Area shoppers got an early start Thursday.
By JAMISON COCKLIN
Black Friday tipped off early this year, dispatching eager shoppers fresh from their Thanksgiving tables — or before they even sat down — to take a place in line as the holiday shopping season kicked into full gear.
Unlike years past, most of the area’s leading big-box stores elected to open between 8 p.m. and midnight Thursday, while a few opened earlier in the day, forcing Valley consumers to adjust their turkey day traditions in order to seize limited supplies and the banner deals that have come to signify the holiday.
Kaileigh Christy, 14, of East Liverpool was wasting no time, and said her holiday shopping would be done sometime by 8 a.m. today, as she stood in line at Kmart in Boardman.
With the help of her mother, Beth, and her older cousin, Allison Pallard, who described herself as the evening’s “shoperone,” Christy was able to develop what the three called their “war map,” which outlined all the area stores they would hit along Route 224 as they opened and sales hit their peak.
The group even had a contingency plan for shops in Beaver, Pa., where they were headed afterward.
“I don’t mess around,” Christy said with a smile. “I cut everything out that I want and all my holiday shopping will be done tonight.”
She estimated that she would spend $300 of her own money on everything from clothing and cooking supplies to electronics and toys for her family members.
Nearby at Target, a sense of camaraderie was building at the front of a line where nearly 60 people had queued up for the store’s opening at 9 p.m.
Allison and Olivia Schaeffer, both in their teens, made their way two hours from Wakeman — about 25 miles southeast of Sandusky, along with their friend Catherine Blackwood. The group lined up at Target about 1 p.m. with the hopes of scoring Cody Simpson Dolls and The Elf on the Shelf — an interactive imp who informs Santa who belongs where on his Naughty or Nice list.
No sooner had they secured the first spot in line when Angela Leek and Christine Kutz, from Salem and Lisbon, respectively, plopped down chairs beside them. The group met at Target last year.
“It’s no fun to shop online, and I can tell you these girls are shopping for themselves,” Leek said, laughing. “We love doing this and we’ll probably see them again next year.”
Allison chose Target because she couldn’t find an Elf on the Shelf anywhere else — to her it was a necessity.
Around 7:30 p.m at h.h. gregg the mood was no different. Sandy and James McCune of New Castle, Pa., had been posted by the doors since 11 a.m. for a 10 p.m. opening there.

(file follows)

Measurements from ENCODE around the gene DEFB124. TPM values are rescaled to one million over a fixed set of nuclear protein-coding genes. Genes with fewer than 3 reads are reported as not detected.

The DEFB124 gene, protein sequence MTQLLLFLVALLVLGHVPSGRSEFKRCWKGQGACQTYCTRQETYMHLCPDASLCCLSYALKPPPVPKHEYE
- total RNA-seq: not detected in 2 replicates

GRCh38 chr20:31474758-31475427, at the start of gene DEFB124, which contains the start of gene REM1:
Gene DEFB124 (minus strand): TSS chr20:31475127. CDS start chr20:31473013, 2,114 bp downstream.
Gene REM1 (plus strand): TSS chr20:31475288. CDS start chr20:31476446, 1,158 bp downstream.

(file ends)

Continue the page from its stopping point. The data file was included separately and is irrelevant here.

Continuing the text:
“She had everything in the truck, and we decided to come here so we could be first in line,” James said as the couple sat with a pop-up table where they had eaten their Thanksgiving meal earlier in the day. “My son and daughter-in-law brought us dinner. We’re here for a flat screen and tablet I guess.”
This year, a battle of wits has ensued between black Friday veterans and the big-name retailers hoping to steer them away from online shopping and keep them in-store longer.
By blending Thanksgiving with Black Friday, some offered up periodic “doorbusters,” with outlets such as Walmart providing tempting deals at 8 p.m., 10 p.m. and 5 a.m. to keep consumers shopping.
Many also have rolled out advanced smartphone apps to help guide shoppers to deals and keep things more orderly, like in-store maps highlighting where sale items can be found. Others filled Twitter feeds with advice and information on navigating crowds and traffic jams.
James McConnon, an economist at the University of Maine who specializes in retail sales, says consumers have grown more savvy in finding the best ways to stretch their holiday dollars.
“The big-box stores have a pretty good idea of their target customers and how they react,” he said. “They want to get customers in their stores by pricing items at elastic and responsive rates.”
Retailers can afford to slash prices by as much as $100 on certain items, McConnon said, because the banner sales promote what he described as cross-shopping for nonsale items, which helps offset the price decline on others.
Lines Thursday night were averaging between 50 and 60 people at most stores, but they grew as the night wore on. At Toys “R” Us, hundreds of customers wrapped around the building for the store’s first Thanksgiving opening at 8 p.m.
Most of this year’s Thanksgiving shoppers seemed to have a better outlook on the overall economy, with many planning to finish all their holiday shopping in one night, and most expecting to shop early into the morning.
“Even if I wasn’t going to buy anything, I’d still come out for this — it’s too exciting to miss,” said Tara Patris of Austintown as she stood in line at Best Buy. “I guess it’s kind of ruining Thanksgiving now that the stores are opening earlier, but I still left my husband at his parents’ house. This is my favorite day of the year.”